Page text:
Every December (for the past seventeen years or so), a 漢字 (Japanese (Chinese) written character) is chosen which has a meaning that best summarizes the passing year.
Last year the character 「絆」 (bonding) was chosen because of the way the world came together to help Japan after the March 11th earthquake.
Well, this year, for the first time since this tradition began, the 「今年の漢字」 (“Kanji of the Year“) will be a repeat.
In the year 2000, the 「今年の漢字」 (“Kanji of the Year“) was 「金」 (“gold”) because Japan won gold medals at that year’s Olympics and also because “Kin-san” of the famous elderly Japanese twins “Kin-san and Gin-san died that year—and her name meant “gold”.
This year too, 「金」 (“gold”) was chosen again to be the 「今年の漢字」 (“Kanji of the Year“).
And once again the reason for this choice was because of the gold medals that Japan won at the Olympics. Other reasons cited were the opening of the Tokyo Sky Tree, the Nobel Prize won by a Japanese professor, and the solar eclipse last spring.
The character 「金」 for “gold”.
Writing the Kanji of the Year for 2012 in the official ceremony.
Every year around this time in Japan a Kanji character is chosen that best represents the year that is ending. The character is presented in the public in a ceremony in Kyoto, Japan in which a Buddhist monk writes the character in 習字 (Japanese calligraphy).
Last year the character 「新」 (“new“) was chosen to represent 2009. (Click here to read my post about it).
This past summer had record high temperatures in Japan.
Also from August until October, miners in the country of Chile were trapped underground where the temperature was often over 30°C.
And Japan sent an unmanned space probe into space to take samples of an asteroid. Upon it’s return to Earth, most of the capsule was destroyed in the re-entry temperature of over 10,000°C.
For these reasons it was decided that the Kanji character that represents 2010 is 「暑」, which means “hot“.
Here’s a story that I saw on the TV news and the newspaper recently about this turtle:
Someone painted 「カメデス」 ("I'm a turtle") on his back.
I added the original Japanese article here and below it is my translation of it to English.
Journal：The “I’m A Turtle” turtle captured at Kofu Maizurujyou Park
A turtle that someone wrote “I’m A Turtle” on the shell was captured on June 16th at Maizurujyou Park in Kofu (Japan).
Government employees who manage the park had been trying unsuccessfully to capture the turtle to clean off the writing on it’s back.
A policeman was passing the park on his way to work and noticed the turtle. When he approached the turtle, it pulled it’s head and legs into it’s shell and the policeman was able to catch it easily.
The park employees were planning to remove the writing from the turtle’s back, but decided there was a risk of injuring the animal with the paint remover. So they decided to care for the turtle and hope the writing eventually wears off.
I wonder how someone could be mean to an animal. We have a pet turtle and I couldn’t imagine harming it (I have a photo of our turtle at the end of this post).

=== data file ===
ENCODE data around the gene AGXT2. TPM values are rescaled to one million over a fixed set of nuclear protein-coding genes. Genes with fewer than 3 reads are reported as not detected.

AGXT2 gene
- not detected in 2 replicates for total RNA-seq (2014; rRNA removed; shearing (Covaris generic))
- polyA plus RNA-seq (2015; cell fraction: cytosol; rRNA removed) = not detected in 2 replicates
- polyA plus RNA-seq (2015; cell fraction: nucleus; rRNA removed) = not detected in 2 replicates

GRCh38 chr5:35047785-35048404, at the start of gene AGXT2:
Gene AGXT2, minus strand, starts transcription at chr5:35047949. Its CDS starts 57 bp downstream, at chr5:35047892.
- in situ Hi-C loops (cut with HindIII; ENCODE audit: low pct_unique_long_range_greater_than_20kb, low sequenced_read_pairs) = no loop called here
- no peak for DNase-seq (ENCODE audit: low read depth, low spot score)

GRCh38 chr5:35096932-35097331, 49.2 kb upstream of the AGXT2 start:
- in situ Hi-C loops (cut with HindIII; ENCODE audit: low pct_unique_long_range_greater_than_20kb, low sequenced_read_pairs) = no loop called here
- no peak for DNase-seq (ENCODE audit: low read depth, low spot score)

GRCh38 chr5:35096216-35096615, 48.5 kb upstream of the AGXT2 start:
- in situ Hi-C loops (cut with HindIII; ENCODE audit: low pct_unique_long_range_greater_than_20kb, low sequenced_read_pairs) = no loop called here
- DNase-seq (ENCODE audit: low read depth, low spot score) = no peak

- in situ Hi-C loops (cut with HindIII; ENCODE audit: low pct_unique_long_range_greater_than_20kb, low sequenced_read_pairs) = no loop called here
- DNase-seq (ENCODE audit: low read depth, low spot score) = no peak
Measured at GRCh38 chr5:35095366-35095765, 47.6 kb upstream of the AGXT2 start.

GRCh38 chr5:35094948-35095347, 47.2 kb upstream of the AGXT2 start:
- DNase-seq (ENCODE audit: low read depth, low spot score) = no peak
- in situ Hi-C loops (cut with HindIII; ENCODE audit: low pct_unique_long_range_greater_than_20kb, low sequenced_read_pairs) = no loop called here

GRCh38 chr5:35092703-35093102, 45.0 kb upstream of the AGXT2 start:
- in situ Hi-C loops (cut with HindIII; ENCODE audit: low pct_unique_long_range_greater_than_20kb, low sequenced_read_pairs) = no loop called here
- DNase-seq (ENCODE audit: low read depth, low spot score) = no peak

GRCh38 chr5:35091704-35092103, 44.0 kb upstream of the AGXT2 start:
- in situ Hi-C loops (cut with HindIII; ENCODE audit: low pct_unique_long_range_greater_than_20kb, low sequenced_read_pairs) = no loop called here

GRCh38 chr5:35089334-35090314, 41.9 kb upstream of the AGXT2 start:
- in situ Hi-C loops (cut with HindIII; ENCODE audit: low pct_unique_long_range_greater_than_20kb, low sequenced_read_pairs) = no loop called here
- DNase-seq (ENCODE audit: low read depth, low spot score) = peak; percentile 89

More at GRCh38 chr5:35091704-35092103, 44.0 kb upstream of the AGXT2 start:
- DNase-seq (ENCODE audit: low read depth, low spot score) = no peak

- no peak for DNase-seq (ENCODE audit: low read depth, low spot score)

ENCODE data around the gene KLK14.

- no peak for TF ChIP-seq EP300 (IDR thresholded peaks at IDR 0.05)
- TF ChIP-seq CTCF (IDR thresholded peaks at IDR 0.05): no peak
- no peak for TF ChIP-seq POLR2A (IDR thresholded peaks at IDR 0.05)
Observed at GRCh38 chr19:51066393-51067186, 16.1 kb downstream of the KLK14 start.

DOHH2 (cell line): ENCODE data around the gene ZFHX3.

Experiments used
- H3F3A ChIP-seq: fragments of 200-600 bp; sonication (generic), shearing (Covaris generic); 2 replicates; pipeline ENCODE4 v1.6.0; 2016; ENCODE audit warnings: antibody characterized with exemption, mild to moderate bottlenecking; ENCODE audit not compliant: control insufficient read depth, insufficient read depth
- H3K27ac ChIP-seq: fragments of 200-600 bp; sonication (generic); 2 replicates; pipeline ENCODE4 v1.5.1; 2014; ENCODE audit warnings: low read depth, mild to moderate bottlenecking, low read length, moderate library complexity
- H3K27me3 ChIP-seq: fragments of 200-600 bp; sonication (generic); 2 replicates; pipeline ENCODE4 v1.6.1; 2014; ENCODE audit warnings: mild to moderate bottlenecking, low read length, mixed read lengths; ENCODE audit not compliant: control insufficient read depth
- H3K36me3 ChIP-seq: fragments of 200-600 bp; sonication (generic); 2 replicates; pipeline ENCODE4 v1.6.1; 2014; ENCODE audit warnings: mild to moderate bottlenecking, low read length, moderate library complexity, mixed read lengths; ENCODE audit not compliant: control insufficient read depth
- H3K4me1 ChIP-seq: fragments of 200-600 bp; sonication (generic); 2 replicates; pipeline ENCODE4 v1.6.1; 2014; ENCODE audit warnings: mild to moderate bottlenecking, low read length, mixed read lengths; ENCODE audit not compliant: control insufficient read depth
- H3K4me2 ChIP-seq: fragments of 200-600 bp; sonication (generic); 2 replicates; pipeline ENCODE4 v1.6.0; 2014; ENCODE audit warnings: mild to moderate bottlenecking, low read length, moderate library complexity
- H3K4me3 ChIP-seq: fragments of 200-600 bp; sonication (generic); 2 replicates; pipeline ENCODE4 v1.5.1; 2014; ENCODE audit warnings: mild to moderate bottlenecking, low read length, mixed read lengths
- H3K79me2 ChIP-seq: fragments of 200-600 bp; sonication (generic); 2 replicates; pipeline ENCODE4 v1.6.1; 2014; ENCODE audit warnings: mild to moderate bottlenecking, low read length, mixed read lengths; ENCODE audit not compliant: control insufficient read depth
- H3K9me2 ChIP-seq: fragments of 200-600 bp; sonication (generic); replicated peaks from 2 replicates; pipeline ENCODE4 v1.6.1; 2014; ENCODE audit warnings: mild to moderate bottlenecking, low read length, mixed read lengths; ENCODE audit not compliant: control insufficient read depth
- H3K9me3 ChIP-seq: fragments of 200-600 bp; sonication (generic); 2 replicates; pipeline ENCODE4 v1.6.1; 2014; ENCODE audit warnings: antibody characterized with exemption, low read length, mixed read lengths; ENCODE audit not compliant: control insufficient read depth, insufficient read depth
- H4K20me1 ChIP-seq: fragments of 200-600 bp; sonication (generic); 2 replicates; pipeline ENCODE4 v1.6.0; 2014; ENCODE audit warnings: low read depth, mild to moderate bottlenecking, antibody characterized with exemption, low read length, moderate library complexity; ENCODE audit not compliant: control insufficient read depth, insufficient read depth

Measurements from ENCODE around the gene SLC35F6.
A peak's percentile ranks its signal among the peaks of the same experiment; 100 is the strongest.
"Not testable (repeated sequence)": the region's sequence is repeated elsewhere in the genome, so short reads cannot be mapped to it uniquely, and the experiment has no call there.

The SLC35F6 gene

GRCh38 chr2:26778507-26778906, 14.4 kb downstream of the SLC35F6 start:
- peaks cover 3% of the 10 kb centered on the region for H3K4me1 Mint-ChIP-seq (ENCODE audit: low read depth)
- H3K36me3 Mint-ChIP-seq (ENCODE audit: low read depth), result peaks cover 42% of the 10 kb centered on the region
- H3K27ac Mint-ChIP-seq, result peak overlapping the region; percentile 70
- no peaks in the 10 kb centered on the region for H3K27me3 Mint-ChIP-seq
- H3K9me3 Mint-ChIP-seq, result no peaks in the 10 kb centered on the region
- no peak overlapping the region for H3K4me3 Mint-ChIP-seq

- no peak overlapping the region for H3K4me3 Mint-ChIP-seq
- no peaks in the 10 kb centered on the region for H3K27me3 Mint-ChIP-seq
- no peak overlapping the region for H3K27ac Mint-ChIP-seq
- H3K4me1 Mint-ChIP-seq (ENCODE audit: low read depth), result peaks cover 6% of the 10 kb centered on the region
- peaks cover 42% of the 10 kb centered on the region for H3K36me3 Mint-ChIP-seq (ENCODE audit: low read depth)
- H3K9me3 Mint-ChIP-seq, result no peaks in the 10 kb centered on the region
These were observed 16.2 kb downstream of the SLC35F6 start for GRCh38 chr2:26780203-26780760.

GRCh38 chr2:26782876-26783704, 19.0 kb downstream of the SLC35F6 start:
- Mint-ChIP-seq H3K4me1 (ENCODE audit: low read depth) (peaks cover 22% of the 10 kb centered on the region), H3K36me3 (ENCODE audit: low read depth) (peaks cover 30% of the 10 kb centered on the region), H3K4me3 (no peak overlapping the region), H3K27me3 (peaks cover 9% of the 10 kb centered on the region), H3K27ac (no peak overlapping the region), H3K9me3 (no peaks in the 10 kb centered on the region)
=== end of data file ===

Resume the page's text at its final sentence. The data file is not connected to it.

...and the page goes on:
Every December a kanji character is chosen in Japan that represents the year that coming to an end, and the character is written in traditional 習字 (calligraphy) by the head monk at a temple in Kyoto and presented in a ceremony to the public.
Last year (2008), the character 「変」 (“change“) was chosen. Click here to read my post from last year to see why that character was chosen.
It was decided that since the U.S. elected a historic new President, Japan elected a Prime Minister from a new party, and also because of the global epidemic of “Swine Flu” which is called 「新型インフルエンザ」 (“New Flu”) in Japan…that the kanji character for 2009 is 「新」, which means “new“.
The 2009 Kanji of the year is the character for "New"
Here’s a picture of the head monk writing the character 「新」 (“new”) in traditional Japanese calligraphy:
漢字 (Kanji) is one of the three type of Japanese written characters. They’re the characters that Japan originally borrowed from China…(Japan’s original characters are ひらがな (hiragana) and カタカナ (katakana).)
(This post isn’t about explaining Japan’s written characters. But, if you’re wondering, basically Chinese uses 漢字 (Kanji) exclusively…but the Japanese language is different and needs ひらがな (hiragana) and カタカナ (katakana) also.
For example, a sentence like “Canada is a large country” uses kanji, hiragana and katakana and would look like: 「カナダは大きい国です。」).
Starting in 1995, every year on December 12th Japan chooses a 今年の漢字 (Kanji Of The Year).
It’s a character that is chosen by popular vote that represents the biggest events of the current year and is written out in a large 習字 (Japanese calligraphy) character in a ceremony by the lead monk at a temple in 京都 (Kyoto).
In 1995, there was a large 地震 (earthquake) in 神戸 (Kobe, Japan), and a sarin gas attack on the subways of 東京 (Tokyo). So, that year 「震」 (tremor) was the 今年の漢字 (Kanji Of The Year).
This year (2008) saw alot of major good and bad changes such as the Japanese Prime Minister changing suddenly, a historical American election on a campaign of “change”, and major changes in the world’s economy.
So, last Friday (December 12), this year’s 今年の漢字 (Kanji Of The Year) was announced as 「変」 (“change“).
(Here’s a picture of this year’s character (“change”) being written by the lead monk):
Do you study 日本語 (Japanese)?
Can you understand the following passage? Is it too easy? Too difficult?
(It was taken from the book A Course In Modern Japanese, vol.2).
I transcribed the first lesson of the book here (as always, I added ふりがな to the 漢字 (Japanese Kanji characters)…but only the first time each one appears.